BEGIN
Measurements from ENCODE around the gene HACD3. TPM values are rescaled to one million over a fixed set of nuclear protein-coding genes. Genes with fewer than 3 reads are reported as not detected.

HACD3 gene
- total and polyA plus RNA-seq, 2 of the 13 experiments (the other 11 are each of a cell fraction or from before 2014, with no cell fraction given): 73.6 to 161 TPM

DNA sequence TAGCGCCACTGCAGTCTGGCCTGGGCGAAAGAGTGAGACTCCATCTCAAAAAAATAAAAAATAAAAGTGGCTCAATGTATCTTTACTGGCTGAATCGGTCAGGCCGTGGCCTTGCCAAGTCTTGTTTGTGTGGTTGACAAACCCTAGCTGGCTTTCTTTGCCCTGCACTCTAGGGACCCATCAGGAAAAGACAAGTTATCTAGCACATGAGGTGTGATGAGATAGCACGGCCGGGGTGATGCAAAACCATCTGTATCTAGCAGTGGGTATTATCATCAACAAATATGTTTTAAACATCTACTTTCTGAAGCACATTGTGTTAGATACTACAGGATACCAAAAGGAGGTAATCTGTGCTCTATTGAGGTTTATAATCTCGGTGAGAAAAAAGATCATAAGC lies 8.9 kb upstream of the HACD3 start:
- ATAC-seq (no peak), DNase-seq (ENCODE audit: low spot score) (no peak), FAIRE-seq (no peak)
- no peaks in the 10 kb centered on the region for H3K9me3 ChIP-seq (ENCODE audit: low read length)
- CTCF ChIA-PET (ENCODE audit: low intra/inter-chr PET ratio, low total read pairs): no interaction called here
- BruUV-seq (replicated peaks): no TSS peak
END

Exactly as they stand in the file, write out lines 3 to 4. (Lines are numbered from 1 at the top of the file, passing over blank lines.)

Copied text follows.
- total and polyA plus RNA-seq, 2 of the 13 experiments (the other 11 are each of a cell fraction or from before 2014, with no cell fraction given): 73.6 to 161 TPM

DNA sequence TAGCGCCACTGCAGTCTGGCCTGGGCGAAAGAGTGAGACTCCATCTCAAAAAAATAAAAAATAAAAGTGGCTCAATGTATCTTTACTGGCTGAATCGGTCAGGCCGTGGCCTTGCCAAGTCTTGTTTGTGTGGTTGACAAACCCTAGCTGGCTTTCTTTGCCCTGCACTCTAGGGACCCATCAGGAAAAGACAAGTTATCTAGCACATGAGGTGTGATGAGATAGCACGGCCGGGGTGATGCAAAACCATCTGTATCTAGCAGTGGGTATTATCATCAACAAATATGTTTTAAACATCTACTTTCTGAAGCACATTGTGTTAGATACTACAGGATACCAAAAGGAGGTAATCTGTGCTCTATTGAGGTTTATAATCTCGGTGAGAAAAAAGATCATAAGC lies 8.9 kb upstream of the HACD3 start: